FIG. 4 is a block diagram of a system 400, according to one embodiment of the present invention, that can be used to implement the above methods, however, the above methods are not limited to this system or any particular system. System 400 receives and processes a broadcast audio/video data stream, which at a given point in time may include information corresponding to an audio/visual work (e.g., a song or video) and enables a consumer to purchase the audio/visual work. In one embodiment, system 400 includes a data stream processor 402, storage device 404, a persistent storage device 406, a processing unit 408, a transceiver 410, and a user interface 412.

Data stream processor 402 functions to receive a broadcast audio/video data stream 401. There are numerous ways to receive a broadcast audio/video stream 401, such as through analog and digital cable television systems, direct broadcast satellite systems, traditional analog TV and radio broadcasting systems, the Internet, etc. The present invention is not limited to any one such broadcast means or to any particular data stream format.

In one embodiment, data stream processor 402 includes a channel selector or tuner (hereafter “tuner”) (not shown) for selecting a particular frequency, channel, station, or Internet address (hereafter “channel”) over which audio/video stream 401 is broadcast. Once the channel selector selects the channel over which audio/video stream 401 is broadcast, audio/video stream 401 can be processed as described below.

Data stream processor 402 processes audio/video stream 401 to produce output audio/visual streams 430 and 440. The format of the information in output stream 430 is such that it can be recognized and processed by conventional audio/visual reproducing equipment, such as a TV or stereo system.

The format of the information in output stream 440 can be the same as the broadcast format or the format of output stream 430 or it can be a different format altogether. For example, for audio information, the information in the second output stream can be encoded by processor 402 according to the MP3, Windows Media, Real Audio, or other like format. In one embodiment, the information in input stream 401 is in the Dolby AC-III format and the information in output stream 440 is in the Windows Media format. Thus, in this embodiment, data stream processor 402 includes the necessary software and/or hardware to convert a Dolby AC-III stream to a Windows Media stream.

The information in output stream 440 is stored into storage device 404. Storage device 404 is preferably some form of random access memory (RAM) or other storage means useful for temporarily buffering data. In one embodiment, a digital rights management technology is used to copy and/or use protect the information stored in storage device 404. For example, the information stored in storage device 404 may be encrypted. This feature aims to prevent the unauthorized copying and/or use of the information.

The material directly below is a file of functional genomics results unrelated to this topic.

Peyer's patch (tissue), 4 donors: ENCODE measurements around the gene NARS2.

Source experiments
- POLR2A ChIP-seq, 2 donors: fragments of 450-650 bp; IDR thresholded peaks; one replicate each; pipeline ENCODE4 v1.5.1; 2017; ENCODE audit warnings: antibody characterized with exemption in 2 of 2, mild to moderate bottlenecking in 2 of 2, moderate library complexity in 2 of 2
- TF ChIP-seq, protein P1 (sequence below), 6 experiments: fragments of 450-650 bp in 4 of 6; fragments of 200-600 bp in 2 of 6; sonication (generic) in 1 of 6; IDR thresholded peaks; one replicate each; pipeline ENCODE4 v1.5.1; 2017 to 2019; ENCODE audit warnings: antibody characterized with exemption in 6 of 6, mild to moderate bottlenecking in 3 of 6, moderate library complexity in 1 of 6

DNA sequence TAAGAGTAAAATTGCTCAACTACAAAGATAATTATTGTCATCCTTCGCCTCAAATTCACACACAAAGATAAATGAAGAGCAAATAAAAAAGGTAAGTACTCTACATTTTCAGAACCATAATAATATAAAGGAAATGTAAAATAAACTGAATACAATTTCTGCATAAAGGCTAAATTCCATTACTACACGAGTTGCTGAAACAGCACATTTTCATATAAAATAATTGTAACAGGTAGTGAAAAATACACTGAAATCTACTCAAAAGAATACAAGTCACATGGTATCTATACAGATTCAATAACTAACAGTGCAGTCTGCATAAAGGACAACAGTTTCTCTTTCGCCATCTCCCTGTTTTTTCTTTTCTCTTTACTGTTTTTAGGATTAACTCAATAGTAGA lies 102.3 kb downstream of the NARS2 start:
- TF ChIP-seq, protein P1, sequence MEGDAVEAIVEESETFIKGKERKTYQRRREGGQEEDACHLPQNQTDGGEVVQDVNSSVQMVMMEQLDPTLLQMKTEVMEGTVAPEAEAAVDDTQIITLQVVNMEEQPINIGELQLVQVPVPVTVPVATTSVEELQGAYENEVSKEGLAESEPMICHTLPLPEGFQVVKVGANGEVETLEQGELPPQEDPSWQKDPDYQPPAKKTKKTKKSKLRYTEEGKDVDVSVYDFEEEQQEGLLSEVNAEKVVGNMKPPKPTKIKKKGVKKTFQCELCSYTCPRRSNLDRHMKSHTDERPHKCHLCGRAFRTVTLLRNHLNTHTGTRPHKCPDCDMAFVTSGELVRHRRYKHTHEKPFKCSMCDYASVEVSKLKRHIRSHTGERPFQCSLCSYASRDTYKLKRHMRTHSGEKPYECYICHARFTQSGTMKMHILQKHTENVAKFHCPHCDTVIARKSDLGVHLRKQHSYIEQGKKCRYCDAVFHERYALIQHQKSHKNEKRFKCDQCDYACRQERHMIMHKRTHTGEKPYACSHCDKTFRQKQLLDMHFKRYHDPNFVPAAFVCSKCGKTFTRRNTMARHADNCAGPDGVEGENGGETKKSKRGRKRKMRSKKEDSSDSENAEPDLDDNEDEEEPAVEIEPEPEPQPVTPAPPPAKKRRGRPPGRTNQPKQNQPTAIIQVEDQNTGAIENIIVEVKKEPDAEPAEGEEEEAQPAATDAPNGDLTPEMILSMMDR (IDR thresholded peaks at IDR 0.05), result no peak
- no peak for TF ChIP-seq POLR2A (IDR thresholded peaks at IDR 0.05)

Data stream processor 402 is configured to analyze input stream 401 to determine the beginning and ending of the selections of audio/video works that make up input stream 401. For example, in the case where input stream 401 is broadcast from a radio station or the like and, thus, consists primarily of a selections of songs, data stream processor 402 identifies the beginning and ending of each song in the input stream 401. It is well within the ability of one having ordinary skill in the pertinent art to program data stream processor 402 to perform this identification function. In this way, data stream processor 402 is able to determine the beginning and/or ending of the audio/visual works stored in storage device 404. Because the size of storage device 404 is limited, preferably only the current audio/visual work that is being received and the immediately previous audio/visual work are stored in storage device 404. It should be noted that in some embodiments (e.g., those embodiments where the input stream is a digital signal), input stream 401 may contain metadata to identify the beginning and ending of each song as well as the artist and title of each song.

Continuing with the example above where input stream 401 is an audio stream broadcasted from a radio station or the like, system 400 enables the consumer to purchase the current song being received by data stream processor 402. Thus, system 400 enables impulse buying of songs. Further, the consumer can purchase a song without having to know the name of the artist or the title of the song.

To purchase the song or other work being processed by data stream processor 402, the consumer simply sends a “buy” signal to processing unit 408 through user interface 412. User interface 412 may include a “Purchase Song” push-button or menu item for this purpose. Alternatively, user interface 412 may include an infra-red detector for receiving signals sent from a remote control device that include a “Purchase Song” push button or other like means for enabling the consumer to indicate that he or she desires to purchase a song.

In one embodiment, upon receiving the buy signal, processing unit 408 communicates with an authorization system 480 to verify that the consumer may have access to the song. To accomplish this, processing unit 408 sends a purchase request message to authorization system 480 through transceiver 410. Preferably, the purchase request message includes an identifier that is associated with an account of the consumer's. After receiving the message, authorization system 480 uses the identifier to access the consumer's account to determine whether the consumer is able to make the purchase or is otherwise permitted to have limited or full access to the song. For example, authorization system 480 may determine whether the consumer has sufficient funds in his or her account, has sufficient credit worthiness, or is permitted to obtain the song without making a payment.